Just so my brain doesn’t get too complacent, multiple sclerosis decided to toss something new in the mix, just to shake things up. For the last several nights, when I wake up for one of my many, many middle of the night trips to the bathroom, I awake filled with all kinds of aches, pains, and strains. Stabbing sensations in my legs, throbbing feet, headache, sore throat, brutal ear aches- in both ears no less- or any combination thereof.

I tell myself that this is not MS. I must be coming down with something (virus, cold, fever, infection, malaise, etc.) and in the morning I will make an appointment to see my doctor. And, also luckily for me, MS fatigue overtakes MS weirdness and I fall back to sleep.

 

When I wake up in the morning, I (of course,) run to the bathroom again. I take my thyroid pill, (a whole separate diagnosis, a whole separate drug issue,) and since I can’t eat or drink for 30 minutes afterwards, I go back to bed. In that time the aches, pains, and strains seem to go away. I become convinced I dreamt the whole body of issues. Too often the headaches stick around and I will take my Aleve, but otherwise, the virus seems to be gone.

This has been going on for several days. I’m a pretty intense dreamer- am I dreaming the whole thing? Does the dream me have an ear infection or strep throat but the awake me is healthy?

Is it a mix- are some of the symptoms MS related and the others viral? But I am on an anti-viral medication (for fatigue-figure THAT one out,) so how does that work? Do my meds run out in the middle of the night and that is why everything comes at me then? If so, how come this just started recently when I have been on all of this same stuff for years?

 

Since it happens at night, and night is when the monsters come out, is this just a medical monster mash designed to help me get ready for Halloween?

You might suggest I visit a doctor to discuss this but how can I go see a doctor when by morning I don’t have any symptoms for him to look at? Am I going crazy? How else can I explain this latest weirdness?

Oh wait, that answer I’ve got. If it’s medical and it’s weird, it must be multiple sclerosis….

 

On to DWTS– what an incredibly beautiful and emotional night it was. I have been a fan long before Jack Osbourne joined the cast and I think this night of the stars recounting their most memorable years was the best ever. But Jack discussing his MS diagnosis only 2 and a half weeks after his daughter was born was beyond touching. His raw emotions as a father combined with his fears for his future health brought the ballroom to tears. He then danced a flawless waltz.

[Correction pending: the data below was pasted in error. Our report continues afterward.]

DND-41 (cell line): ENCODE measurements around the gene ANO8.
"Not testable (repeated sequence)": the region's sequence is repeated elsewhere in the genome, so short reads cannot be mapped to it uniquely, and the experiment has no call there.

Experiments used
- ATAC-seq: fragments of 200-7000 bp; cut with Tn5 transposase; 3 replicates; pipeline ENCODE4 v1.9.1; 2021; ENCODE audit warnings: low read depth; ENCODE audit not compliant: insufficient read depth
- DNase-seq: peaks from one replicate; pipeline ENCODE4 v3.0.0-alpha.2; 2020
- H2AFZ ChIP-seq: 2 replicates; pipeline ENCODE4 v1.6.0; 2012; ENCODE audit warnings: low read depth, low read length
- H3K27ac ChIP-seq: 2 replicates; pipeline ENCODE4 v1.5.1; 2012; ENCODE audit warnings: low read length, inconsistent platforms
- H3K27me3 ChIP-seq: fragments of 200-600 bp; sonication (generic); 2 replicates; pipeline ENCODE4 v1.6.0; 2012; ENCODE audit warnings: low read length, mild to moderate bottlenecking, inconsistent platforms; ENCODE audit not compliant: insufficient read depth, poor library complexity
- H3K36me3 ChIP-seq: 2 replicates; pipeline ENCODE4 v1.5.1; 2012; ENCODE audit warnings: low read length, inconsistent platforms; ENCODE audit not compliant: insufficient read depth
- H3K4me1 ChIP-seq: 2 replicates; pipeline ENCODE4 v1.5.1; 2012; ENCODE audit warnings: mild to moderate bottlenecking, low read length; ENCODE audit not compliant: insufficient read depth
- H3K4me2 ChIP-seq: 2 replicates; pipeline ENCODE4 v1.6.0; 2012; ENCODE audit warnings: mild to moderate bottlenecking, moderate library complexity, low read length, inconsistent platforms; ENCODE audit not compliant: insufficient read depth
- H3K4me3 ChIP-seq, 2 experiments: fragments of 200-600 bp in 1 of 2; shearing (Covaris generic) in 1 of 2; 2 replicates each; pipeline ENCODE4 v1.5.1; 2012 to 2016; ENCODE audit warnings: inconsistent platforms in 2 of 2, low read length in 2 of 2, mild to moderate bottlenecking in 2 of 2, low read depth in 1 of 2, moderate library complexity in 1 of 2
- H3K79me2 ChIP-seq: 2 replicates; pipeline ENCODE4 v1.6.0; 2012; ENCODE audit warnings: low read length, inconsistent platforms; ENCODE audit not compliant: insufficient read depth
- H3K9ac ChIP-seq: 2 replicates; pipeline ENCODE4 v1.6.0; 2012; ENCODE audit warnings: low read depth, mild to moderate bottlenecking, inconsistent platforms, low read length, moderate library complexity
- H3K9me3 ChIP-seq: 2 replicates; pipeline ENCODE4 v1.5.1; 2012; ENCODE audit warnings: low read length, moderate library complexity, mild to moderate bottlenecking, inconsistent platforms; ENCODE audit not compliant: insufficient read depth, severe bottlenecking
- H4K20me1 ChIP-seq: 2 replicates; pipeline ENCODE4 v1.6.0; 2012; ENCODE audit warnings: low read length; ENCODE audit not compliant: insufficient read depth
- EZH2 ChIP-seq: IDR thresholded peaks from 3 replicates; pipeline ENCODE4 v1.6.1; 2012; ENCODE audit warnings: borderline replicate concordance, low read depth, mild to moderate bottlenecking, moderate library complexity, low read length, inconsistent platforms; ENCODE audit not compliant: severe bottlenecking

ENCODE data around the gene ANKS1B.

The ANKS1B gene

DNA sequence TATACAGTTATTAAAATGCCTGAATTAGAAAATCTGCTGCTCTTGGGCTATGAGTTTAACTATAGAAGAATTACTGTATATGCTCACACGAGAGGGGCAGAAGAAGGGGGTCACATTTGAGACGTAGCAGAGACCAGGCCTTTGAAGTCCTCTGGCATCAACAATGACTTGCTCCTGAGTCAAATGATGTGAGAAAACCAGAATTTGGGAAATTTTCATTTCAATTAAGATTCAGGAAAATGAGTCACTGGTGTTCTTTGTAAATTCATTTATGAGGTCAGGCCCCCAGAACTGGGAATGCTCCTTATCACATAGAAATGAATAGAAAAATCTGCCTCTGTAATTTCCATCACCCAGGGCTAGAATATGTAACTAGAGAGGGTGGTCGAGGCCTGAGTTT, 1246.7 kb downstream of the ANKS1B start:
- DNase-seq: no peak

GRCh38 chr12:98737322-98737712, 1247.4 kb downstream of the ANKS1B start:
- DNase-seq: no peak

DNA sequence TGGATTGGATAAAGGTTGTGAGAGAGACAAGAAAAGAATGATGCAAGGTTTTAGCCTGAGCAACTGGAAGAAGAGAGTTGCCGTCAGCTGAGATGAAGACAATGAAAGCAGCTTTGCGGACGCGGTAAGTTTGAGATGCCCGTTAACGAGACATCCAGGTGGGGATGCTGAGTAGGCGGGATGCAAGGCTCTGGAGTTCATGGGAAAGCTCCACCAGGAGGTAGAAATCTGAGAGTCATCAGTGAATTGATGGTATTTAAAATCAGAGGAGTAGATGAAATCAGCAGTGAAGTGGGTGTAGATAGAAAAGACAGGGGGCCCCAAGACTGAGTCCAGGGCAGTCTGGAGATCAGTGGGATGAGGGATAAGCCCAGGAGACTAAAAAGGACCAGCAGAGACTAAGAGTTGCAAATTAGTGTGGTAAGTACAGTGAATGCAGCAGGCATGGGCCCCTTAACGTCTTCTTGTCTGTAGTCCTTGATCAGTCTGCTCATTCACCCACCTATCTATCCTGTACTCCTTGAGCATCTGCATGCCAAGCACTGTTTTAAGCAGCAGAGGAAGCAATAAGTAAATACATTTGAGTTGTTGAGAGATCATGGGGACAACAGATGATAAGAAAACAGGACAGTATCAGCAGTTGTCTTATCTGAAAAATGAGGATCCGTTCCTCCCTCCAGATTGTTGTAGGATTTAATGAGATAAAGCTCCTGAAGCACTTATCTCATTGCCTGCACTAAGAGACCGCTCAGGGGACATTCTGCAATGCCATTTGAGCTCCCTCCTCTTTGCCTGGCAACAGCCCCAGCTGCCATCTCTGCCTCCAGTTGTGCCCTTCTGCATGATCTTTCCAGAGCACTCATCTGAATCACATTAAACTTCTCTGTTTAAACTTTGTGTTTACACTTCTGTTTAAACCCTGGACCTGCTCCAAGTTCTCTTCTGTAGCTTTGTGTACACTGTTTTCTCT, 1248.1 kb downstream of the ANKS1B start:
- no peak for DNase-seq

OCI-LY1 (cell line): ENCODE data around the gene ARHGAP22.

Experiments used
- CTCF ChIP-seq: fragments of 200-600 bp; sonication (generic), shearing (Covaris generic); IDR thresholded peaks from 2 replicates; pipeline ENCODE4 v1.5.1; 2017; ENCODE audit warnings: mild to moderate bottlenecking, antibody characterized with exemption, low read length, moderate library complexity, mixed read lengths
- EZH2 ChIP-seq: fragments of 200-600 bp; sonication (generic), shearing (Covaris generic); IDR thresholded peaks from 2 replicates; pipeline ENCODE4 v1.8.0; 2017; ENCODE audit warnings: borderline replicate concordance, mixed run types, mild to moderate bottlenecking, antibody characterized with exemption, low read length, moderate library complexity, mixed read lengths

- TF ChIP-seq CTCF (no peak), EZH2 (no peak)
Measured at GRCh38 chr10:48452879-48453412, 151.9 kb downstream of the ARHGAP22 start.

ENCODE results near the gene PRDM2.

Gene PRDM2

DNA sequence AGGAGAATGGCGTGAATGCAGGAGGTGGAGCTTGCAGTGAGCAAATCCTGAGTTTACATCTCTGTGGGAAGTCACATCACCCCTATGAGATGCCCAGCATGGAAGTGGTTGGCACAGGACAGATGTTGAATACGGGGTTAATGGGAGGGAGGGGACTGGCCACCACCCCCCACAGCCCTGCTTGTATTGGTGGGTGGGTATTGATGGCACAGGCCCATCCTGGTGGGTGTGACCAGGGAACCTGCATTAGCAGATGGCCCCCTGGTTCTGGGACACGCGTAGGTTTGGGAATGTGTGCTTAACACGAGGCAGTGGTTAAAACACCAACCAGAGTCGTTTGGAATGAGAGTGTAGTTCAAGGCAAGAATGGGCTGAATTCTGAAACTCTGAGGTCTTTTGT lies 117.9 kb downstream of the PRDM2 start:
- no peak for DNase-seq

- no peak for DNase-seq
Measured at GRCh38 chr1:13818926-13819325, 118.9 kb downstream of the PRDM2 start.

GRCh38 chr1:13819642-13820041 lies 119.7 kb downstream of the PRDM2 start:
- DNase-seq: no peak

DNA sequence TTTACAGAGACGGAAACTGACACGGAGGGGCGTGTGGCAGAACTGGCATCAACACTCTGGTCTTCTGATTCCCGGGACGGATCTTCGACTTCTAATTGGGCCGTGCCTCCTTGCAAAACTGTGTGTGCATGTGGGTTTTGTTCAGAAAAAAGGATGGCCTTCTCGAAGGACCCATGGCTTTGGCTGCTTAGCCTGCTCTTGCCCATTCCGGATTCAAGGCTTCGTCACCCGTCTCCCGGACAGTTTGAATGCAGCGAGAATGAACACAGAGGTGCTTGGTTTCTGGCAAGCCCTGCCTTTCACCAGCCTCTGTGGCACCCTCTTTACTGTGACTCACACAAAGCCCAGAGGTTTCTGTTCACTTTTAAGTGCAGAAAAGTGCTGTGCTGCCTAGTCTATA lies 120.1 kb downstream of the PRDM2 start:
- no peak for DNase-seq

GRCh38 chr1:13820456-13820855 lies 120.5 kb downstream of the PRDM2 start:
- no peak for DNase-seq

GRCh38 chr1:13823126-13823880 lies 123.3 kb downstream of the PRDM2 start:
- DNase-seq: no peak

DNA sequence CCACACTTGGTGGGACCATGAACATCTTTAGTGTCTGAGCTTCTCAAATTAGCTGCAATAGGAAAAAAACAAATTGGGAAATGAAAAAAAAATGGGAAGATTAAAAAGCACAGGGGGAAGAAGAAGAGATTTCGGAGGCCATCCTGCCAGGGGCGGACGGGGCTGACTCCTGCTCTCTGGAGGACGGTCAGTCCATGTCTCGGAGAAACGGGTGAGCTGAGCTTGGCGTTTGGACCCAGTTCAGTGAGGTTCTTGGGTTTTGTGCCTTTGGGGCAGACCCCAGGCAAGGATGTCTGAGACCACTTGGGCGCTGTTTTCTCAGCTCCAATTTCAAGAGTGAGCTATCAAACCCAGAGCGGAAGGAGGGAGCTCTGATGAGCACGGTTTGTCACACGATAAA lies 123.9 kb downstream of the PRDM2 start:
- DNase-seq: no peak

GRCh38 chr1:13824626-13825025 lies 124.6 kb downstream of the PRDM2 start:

I was so moved I almost forgot to vote. Luckily, I came to my senses and managed to get my votes in!

 

Memorable MS quotes of the evening-

“If you don’t have bad, then you can’t appreciate the good,” Jack.

“Your hand sort of goes in a peculiar way,” Len.

“You even managed to get your bum under control,” Bruno.

Vote for Jack Osbourne and his partner Cheryl Burke by calling 1-800-868-3402 up to 60 minutes after the show on Monday nights or by logging onto ABC.com or Facebook.com/votedwts up to 24 hours after.

Now for the big news, followed by a big favor! It’s official, the title for my upcoming book is-

MS Madness!

A Giggle More, Cry Less Story of Multiple Sclerosis

It is scheduled to be released in February 2014, just in time for National Multiple Sclerosis Awareness Month! I can’t wait to share with all of you the story of the several months before my diagnosis and the year that followed, a story told with honesty, frustration, inspiration and, of course, my own unusual sense of humor.

If you haven’t done so already, please consider liking my professional page on Facebook, Yvonne deSousa.com where I will regularly post status on the release date, preorder information, book signings and a contest!

Thank you all for your amazing support!